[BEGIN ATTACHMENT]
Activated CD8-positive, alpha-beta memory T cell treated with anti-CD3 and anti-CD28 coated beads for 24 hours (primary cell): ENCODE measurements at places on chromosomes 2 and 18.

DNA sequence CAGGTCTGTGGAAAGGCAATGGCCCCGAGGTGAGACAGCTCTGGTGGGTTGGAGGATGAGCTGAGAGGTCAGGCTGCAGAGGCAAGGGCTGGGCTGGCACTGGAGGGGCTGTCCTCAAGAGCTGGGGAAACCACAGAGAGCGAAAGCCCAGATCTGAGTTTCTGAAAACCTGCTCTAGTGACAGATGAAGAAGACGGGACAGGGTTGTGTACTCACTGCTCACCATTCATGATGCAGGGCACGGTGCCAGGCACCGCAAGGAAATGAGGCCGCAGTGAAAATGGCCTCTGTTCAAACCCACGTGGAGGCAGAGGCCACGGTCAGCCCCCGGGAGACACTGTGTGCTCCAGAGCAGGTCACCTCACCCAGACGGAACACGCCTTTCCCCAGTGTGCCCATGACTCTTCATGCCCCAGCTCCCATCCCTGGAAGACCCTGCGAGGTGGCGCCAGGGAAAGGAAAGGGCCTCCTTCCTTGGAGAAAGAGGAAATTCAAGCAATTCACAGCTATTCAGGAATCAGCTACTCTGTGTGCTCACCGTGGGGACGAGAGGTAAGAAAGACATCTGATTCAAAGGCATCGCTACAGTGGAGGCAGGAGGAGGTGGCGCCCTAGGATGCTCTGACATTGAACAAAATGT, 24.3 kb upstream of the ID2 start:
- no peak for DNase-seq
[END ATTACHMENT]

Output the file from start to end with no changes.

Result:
Activated CD8-positive, alpha-beta memory T cell treated with anti-CD3 and anti-CD28 coated beads for 24 hours (primary cell): ENCODE measurements at places on chromosomes 2 and 18.

DNA sequence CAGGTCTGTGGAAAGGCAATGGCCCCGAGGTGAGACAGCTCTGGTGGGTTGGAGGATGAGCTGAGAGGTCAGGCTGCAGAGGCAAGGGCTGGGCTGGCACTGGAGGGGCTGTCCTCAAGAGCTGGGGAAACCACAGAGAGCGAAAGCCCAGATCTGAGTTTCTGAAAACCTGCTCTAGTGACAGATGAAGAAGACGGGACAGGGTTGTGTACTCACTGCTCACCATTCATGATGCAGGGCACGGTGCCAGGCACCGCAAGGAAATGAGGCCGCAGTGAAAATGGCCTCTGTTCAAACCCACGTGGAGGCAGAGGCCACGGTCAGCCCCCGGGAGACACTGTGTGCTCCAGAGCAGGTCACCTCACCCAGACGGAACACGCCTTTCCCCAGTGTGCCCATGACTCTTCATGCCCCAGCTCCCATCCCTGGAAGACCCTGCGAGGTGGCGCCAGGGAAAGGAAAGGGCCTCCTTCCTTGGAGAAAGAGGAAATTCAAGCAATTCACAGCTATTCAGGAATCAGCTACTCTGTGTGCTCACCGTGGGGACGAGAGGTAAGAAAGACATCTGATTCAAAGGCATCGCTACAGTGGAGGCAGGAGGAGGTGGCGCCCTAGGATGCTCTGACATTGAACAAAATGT, 24.3 kb upstream of the ID2 start:
- no peak for DNase-seq